Soldier's Diary: Learning a New Job in Iraq

Editor's note: U.S. Army Capt. Dan Sukman is serving a one-year deployment to Iraq. For previous entries and his bio, see the Soldier's Diary archives.

May 20, 2006, 0730 Hours

I talked about taking command of a company in my last entry. I failed to describe what exactly a company is, for any readers who don't know. Here is my attempt to explain:

A team is made up of three to four soldiers.

A squad is made up of three to four teams.

A platoon is made up of three to four squads.

A company is typically four platoons along with some support sections, such as a team of medics, mechanics, cooks, etc…

A battalion is usually four to five companies.

My company is composed of approximately 185 soldiers, military police officers, medics, mechanics, cooks, quartermaster and communications soldiers.

May 20, 2006, 2200 Hours

Just four days into command, my company ran a small arms range today. What this means is that a number of our soldiers went out to qualify on their assigned weapons. Every soldier over here carries a weapon, and each soldier is trained on the weapon they carry, be it a pistol, rifle, or machine gun.

It is vitally important that soldiers maintain their proficiency not only with their marksmanship but also in the upkeep of their weapons.

The weapons maintenance is another detail of life we all encounter. There is nothing glorious about it, but we all do it. Depending on the weapon assigned, a soldier can spend a good part of a day cleaning his or her weapon.

Watch any war movie, and you rarely see someone taking the time to clean a rifle, but if you want the weapon to fire when you need it, the cleaning better get done. We also change magazines when we run out of bullets, but don't get me started on war movies.

While out at the range, the soldiers spent the time firing at paper targets, making sure their sights are set properly. There is no shade on the range, and by noon the temperature was already hovering at 100 degrees.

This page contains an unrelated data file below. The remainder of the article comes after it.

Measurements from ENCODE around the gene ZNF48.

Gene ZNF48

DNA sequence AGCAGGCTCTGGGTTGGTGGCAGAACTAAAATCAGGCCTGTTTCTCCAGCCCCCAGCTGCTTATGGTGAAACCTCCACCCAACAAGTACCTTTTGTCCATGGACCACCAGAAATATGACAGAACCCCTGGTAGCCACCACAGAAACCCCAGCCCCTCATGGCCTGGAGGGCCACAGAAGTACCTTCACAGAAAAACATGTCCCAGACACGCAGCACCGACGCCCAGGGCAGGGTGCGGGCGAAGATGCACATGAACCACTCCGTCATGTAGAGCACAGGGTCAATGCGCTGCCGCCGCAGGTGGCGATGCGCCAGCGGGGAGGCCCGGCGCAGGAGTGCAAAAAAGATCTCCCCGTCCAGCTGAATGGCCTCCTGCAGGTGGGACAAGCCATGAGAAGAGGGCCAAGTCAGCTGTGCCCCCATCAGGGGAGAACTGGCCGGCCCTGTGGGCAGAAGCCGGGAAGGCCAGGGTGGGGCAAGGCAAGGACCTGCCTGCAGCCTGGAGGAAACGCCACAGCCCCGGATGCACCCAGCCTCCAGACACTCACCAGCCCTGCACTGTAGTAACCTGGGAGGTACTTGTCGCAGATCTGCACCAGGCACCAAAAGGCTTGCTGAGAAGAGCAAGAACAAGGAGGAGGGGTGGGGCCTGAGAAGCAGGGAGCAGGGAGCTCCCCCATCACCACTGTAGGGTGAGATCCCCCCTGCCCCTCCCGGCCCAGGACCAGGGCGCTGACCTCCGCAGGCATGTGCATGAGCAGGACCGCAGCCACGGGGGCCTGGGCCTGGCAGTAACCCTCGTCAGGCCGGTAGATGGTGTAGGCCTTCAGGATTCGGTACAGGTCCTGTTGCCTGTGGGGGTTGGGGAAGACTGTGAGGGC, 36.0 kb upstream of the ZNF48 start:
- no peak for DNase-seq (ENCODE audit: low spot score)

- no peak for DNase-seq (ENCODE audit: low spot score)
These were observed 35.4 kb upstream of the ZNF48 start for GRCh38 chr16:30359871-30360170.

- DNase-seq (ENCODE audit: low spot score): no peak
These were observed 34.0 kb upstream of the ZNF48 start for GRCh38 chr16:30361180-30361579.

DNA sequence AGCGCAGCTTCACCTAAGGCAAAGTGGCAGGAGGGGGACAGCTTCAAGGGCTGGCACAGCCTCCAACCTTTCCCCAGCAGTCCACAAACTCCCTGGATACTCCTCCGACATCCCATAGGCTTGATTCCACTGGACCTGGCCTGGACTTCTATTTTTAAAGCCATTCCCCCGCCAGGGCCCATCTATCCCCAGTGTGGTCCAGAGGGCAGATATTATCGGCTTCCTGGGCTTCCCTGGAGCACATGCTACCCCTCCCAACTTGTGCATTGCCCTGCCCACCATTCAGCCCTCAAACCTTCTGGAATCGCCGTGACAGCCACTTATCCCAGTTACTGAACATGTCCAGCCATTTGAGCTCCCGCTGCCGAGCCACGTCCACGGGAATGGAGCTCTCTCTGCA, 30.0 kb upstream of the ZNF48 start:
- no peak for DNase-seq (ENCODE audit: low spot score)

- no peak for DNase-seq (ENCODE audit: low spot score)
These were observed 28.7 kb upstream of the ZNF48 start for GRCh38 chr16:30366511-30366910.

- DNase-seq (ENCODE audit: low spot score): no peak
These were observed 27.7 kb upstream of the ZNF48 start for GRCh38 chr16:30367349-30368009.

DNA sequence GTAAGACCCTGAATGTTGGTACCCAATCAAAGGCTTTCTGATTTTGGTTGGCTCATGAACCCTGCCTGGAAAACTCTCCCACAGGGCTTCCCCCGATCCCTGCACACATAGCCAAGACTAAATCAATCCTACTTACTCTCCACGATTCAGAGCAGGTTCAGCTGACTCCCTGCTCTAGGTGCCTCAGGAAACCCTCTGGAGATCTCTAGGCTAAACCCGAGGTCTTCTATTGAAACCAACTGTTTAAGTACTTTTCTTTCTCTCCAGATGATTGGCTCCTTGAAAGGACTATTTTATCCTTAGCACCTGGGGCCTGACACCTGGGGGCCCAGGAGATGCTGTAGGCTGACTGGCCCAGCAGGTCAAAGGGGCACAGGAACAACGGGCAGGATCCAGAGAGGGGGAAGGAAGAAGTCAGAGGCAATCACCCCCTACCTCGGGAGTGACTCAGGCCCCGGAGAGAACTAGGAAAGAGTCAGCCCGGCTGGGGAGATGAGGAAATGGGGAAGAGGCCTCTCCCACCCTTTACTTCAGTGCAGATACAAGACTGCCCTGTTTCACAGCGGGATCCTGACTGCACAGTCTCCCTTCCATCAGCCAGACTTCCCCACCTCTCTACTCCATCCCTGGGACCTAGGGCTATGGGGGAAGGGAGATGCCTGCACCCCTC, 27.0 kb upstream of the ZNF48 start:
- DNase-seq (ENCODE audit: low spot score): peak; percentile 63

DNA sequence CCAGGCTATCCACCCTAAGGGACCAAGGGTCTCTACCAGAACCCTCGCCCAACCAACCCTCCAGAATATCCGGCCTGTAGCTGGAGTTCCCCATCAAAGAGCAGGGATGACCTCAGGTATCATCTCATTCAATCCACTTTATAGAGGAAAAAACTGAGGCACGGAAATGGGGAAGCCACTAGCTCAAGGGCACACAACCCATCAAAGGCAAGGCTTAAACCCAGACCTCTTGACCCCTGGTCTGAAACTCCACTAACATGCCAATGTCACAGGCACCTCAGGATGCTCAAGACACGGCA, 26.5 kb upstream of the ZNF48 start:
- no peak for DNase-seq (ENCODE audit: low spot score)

All the soldiers were wearing their body armor, helmets and various other gear. With those conditions, you would almost expect someone to complain, but sure enough, no one does. It's always a good feeling to be surrounded by professionals like the soldiers I work with every day, and it humbles me at every moment.

May 22, 2006

This entry is being written as I complete my first week in command. Adjusting to being down on the company level and dealing with soldiers on a regular basis takes some time coming from the brigade staff. I am trying to stay aware of the big picture, but the focus is now oriented at the soldier level.

Over the first week, my efforts have been focused on talking to the soldiers in the company, getting to know them more on a personal level. It takes time, and with 185 soldiers in my company, I've got a long way to go. The second focus has been learning the requirements of the job: What reports are due to higher headquarters and other daily operations that I am required to fulfill.

Going into a new job, I would think it would be like this in any profession — it's always in the back of your mind just how much you don't know.

The other balancing trick I am learning as each day passes is when to focus on immediate problems and when to put those aside and think long term. We are looking at getting home in a few months and preparing my company for the redeployment is the big long-term picture; however, putting all effort into that project would be like baking a fruitcake; a recipe for disaster.

This was a short entry, and certainly not my best writing. I am drinking water from a fire hose, trying to ingest all that is going on as a new commander. As for columns, it opens up more subjects and even more of the fantastic soldiers I work with to write about.

E-mail Captain Dan at Click here to read his bio.